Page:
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Oil Reset Procedure: Honda CR-X 1990-1991

Oil Reset Procedure Honda CR-X 1990-1991

Oil Reset Procedure for Honda CR-X 1990-1991



Easy to follow oil reset procedure for Honda CR-X for the year 1990 and 1991.



Honda CR-X oil reset procedure for the year 1990 through 1991

1. Insert key into slot below indicator flag on the lower right corner of the instrument cluster.

2. Push key in until indicator changes from red to green.

Honda CR-X oil reset procedure for the year 1991

1. Turn the ignition switch to the OFF (0) position.

2. Press and hold the Select/Reset button(s) in the instrument panel, then turn the ignition switch to ON (II) position.

3. Hold the button(s) for 10 seconds or until the indicator resets.




About Honda CR-X


The front-wheel-drive sport compact car known as the Honda CR-X (also stylized as the Honda CRX in certain markets) was produced by Honda from 1983 until 1991. It was initially introduced in Japan under the name Honda Ballade Sports CR-X. The first generation of the CRX was sold as the Honda Civic CRX in some countries and territories outside of Japan. “Civic Renaissance Experimental” is the meaning that is generally considered to best fit the acronym CR-X, although there are a number of other possible interpretations.

The CRX was marketed in the United States as an economy sport Kammback with room for two passengers. However, cars sold in the Japanese and European markets came with a seating arrangement that accommodated two additional passengers. The Honda CRX was redesigned for the 1988 model year and remained in production until 1991. It was well-liked by consumers due to its strong performance, agile handling, and respectable fuel economy. The CR-X was succeeded by Honda’s CR-X del Sol, which continued to be sold under the CR-X moniker in certain markets.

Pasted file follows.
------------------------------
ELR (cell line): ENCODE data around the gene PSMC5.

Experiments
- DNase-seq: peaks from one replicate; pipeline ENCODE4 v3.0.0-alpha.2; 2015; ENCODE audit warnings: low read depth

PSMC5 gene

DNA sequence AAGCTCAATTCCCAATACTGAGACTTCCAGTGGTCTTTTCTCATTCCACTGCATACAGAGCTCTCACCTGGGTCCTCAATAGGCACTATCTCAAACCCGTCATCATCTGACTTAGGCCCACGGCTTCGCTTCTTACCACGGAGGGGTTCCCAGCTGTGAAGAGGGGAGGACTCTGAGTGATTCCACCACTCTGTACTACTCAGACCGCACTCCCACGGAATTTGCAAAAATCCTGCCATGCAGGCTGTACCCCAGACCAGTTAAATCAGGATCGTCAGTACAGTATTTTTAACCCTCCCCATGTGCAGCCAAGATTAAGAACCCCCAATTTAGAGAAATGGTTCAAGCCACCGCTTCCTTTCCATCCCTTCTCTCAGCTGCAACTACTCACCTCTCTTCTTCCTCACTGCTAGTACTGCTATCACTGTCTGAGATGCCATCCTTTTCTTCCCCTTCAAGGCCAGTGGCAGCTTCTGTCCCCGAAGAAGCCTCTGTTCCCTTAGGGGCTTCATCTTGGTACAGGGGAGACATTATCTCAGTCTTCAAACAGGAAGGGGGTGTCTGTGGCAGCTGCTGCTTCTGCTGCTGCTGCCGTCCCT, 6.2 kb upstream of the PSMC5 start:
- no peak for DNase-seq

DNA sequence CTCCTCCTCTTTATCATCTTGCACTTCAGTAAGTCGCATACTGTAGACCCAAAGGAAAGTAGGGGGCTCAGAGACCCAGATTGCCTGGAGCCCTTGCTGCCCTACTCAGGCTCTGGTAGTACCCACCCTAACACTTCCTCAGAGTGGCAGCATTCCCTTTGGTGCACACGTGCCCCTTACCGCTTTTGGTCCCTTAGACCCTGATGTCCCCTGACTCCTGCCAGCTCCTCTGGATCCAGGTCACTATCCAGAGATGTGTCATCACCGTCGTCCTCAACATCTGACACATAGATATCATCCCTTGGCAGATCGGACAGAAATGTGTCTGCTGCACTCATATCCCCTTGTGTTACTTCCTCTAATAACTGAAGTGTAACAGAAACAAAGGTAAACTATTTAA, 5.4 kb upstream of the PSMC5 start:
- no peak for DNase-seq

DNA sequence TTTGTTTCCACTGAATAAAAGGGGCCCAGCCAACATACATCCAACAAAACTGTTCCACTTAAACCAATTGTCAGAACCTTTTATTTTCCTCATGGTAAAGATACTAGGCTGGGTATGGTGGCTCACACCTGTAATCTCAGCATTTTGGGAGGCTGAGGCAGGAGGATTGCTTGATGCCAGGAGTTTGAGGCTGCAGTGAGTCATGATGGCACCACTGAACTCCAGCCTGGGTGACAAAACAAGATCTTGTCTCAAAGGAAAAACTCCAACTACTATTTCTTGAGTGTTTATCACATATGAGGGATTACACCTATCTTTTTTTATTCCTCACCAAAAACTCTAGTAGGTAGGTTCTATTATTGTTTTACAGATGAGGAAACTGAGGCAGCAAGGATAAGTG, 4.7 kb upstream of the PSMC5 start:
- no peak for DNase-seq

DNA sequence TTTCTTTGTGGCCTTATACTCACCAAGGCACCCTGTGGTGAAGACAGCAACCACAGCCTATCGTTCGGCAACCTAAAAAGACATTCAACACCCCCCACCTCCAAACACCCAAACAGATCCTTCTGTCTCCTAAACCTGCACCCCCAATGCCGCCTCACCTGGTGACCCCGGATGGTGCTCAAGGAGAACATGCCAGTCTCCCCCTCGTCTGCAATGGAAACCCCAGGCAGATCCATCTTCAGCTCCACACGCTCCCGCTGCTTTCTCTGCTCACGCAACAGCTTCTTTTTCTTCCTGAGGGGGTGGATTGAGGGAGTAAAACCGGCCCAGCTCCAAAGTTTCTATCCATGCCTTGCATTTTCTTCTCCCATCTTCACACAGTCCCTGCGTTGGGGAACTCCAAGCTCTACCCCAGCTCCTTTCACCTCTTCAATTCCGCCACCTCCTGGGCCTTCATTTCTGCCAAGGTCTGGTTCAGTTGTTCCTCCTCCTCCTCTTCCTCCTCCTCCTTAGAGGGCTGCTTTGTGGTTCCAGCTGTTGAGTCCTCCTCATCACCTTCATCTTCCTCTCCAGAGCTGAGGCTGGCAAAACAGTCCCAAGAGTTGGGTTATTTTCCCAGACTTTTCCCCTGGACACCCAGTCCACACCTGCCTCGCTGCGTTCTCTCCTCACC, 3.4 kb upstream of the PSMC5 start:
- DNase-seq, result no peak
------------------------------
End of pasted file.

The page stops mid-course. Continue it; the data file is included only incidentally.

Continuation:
In 1983, Honda debuted a brand-new two-seater for the 1984 model year. It was similar to the Civic in that it used the Civic’s drivetrain, but it featured distinctive exterior styling and interior furnishings. Alongside the Vigor, the Quint, and the Prelude, the Honda CR-X was initially offered for sale in Japan by means of the Honda Verno dealership distribution network. Both an economy model and a sport model of the Honda CRX were available on the market in North America. A brand new aluminum CVCC four-cylinder engine displacing 1.3 liters was utilized in the economical model. The sport model came equipped with either a 5-speed manual or a 3-speed automatic transmission, and its engine was an aluminum 1.5-liter 4-cylinder with 12-valve configuration.

1985 saw Honda replace the economy model with the HF (high fuel) model, which featured a 1.5-liter engine with the 1984 CVCC cylinder head (two valves per cylinder) rather than the new aluminum head with three valves per cylinder. The engine was featured in the HF model. In the spring of 1985, Honda released a model designated as the Si (Sports, injected), which came equipped with a more potent 1.5-liter SOHC PGM-FI 4-cylinder engine. The Si model came standard with a power sunroof, standard dual remote exterior mirrors, a rear wiper, alloy wheels measuring 13 inches, and a ducktail spoiler that was exclusive to the Si model’s hatchback.

The 1.6-litre 16-valve DOHC 4-cylinder engine in the Japanese Si and European 1.6i-16 models produced 135 bhp (101 kW; 137 PS) in the UK-spec model and 140 bhp (104 kW; 142 PS) in the JDM model. Despite being identical versions of the same engine, the Japanese Si engine was stamped ZC, whereas the European engine was stamped ZC1. Japanese buyers took advantage of the largest engine, 1.5 L, while paying the same annual road tax.

The CR-X design was inspired by the Honda CR-X designer’s Alfa Romeo GT Junior Zagato.

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